New Rapid Security Response (RSR) patches from Apple have been released to address a new zero-day defect that has been used in attacks and affects fully patched iPhones, Macs, and iPads.
Rapid Security Responses are a new form of iOS, iPad, and Mac software release.
They give significant security updates in between software updates, such as upgrades to the WebKit framework stack, the Safari web browser, or other vital system libraries.
Additionally, they might be utilized to more swiftly address some security concerns, such as those that may have been exploited or identified as being “in the wild.”
If you disable automatic updates or do not install Rapid Security Responses when they are available, your device will be patched as part of future software upgrades.
“Processing web content may lead to arbitrary code execution. Apple is aware of a report that this issue may have been actively exploited,” the company said.
An anonymous security researcher disclosed the issue, tagged CVE-2023-37450.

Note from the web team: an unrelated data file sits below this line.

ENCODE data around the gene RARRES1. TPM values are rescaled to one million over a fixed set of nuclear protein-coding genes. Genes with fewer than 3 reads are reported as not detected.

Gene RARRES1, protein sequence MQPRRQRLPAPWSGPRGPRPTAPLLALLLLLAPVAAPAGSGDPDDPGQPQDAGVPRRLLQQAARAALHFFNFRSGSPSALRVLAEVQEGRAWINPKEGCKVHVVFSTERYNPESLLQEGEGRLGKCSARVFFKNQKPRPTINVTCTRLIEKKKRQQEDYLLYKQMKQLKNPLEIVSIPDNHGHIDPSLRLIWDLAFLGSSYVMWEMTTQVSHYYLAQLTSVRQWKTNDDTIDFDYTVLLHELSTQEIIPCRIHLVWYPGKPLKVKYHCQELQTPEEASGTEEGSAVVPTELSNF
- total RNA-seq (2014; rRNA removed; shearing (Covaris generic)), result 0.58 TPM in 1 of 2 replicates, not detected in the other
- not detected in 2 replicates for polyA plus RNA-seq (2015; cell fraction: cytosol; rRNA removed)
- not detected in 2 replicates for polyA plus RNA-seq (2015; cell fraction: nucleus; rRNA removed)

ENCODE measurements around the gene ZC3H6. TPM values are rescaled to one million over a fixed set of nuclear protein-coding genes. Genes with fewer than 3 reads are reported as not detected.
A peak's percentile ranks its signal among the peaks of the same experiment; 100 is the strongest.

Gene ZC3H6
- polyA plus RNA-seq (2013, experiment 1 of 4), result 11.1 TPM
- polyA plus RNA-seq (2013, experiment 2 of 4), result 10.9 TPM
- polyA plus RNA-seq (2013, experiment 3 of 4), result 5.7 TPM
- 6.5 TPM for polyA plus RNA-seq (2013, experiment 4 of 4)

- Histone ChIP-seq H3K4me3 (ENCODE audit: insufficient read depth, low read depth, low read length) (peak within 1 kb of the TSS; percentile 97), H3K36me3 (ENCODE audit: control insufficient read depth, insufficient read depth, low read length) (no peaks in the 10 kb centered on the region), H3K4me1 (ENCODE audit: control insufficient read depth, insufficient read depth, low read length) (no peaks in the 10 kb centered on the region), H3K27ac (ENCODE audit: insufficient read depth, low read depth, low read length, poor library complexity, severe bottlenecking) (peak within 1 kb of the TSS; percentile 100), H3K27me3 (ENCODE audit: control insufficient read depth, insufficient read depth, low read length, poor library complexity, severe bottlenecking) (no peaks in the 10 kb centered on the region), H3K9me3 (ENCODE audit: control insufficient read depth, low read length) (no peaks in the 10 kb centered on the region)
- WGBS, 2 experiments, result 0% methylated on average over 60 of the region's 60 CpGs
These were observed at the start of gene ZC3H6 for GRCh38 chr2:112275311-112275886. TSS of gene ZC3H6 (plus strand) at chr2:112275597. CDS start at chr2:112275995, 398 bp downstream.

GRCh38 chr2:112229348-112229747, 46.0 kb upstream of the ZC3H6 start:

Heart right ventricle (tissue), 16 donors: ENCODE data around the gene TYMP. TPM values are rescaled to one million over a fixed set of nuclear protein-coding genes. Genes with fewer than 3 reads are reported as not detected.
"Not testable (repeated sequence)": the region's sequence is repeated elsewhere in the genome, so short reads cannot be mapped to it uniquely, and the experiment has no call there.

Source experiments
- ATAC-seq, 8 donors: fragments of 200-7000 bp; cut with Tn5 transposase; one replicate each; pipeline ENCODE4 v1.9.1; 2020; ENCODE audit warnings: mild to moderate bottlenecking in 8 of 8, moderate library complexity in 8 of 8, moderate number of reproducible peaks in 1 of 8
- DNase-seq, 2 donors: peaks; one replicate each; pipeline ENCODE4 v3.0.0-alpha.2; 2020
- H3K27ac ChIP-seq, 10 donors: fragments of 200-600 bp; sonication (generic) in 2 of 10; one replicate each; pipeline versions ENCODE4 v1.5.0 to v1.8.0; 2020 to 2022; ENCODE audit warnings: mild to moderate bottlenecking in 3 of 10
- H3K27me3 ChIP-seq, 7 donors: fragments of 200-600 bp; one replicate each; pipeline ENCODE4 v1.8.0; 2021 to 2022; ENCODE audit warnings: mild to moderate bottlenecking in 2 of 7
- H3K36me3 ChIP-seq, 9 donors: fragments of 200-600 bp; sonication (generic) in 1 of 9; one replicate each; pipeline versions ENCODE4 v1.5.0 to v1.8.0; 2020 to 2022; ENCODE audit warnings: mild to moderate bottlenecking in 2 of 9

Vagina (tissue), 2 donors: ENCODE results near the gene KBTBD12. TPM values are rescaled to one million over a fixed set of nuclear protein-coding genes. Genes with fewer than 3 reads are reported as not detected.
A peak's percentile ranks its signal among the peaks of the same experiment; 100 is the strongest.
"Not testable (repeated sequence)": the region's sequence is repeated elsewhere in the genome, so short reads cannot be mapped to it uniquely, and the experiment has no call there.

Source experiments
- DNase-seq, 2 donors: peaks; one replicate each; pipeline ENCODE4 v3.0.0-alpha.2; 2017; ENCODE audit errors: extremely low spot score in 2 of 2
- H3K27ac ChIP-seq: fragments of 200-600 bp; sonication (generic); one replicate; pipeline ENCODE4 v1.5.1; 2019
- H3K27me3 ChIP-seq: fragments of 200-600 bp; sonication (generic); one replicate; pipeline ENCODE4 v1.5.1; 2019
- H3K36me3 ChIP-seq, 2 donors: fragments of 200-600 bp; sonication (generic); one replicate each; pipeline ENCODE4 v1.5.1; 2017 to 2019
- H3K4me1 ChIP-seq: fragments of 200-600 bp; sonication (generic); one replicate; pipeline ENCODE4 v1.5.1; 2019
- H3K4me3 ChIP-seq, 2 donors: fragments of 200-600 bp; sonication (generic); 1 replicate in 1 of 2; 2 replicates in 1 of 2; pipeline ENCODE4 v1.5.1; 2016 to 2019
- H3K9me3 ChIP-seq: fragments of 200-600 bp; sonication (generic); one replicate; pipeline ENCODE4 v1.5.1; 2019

The vulnerability was discovered in Apple’s WebKit browser engine, and it allows attackers to get arbitrary code execution on targeted devices by deceiving users into opening web pages with maliciously created information.
WebKit is the browser engine used by Safari, Mail, AppStore, and many other apps on iOS and macOS-powered devices.
The company fixed this security flaw by improving checks to reduce exploitation attempts.
Emergency Patch Released
- macOS Ventura 13.4.1 (a)
- iOS 16.5.1 (a)
- iPadOS 16.5.1 (a)
- Safari 16.5.2
Apple mentions that “The issue was addressed with improved checks.”
Earlier this month, Apple fixed three zero-day vulnerabilities (CVE-2023-32434, CVE-2023-32435, and CVE-2023-32439) that were used by iMessage zero-click attacks to install Triangulation spyware on iPhones.
Apple patched two further zero-day weaknesses (CVE-2023-28206 and CVE-2023-28205) in April that were being utilized in attack chains to install spyware on devices belonging to high-risk targets using zero-day and n-day defects in Android, iOS, and Chrome.
More than one-fifth (22%) of the 41 publicly known instances of zero-day attacks so far in 2023 have affected software code on Apple devices.
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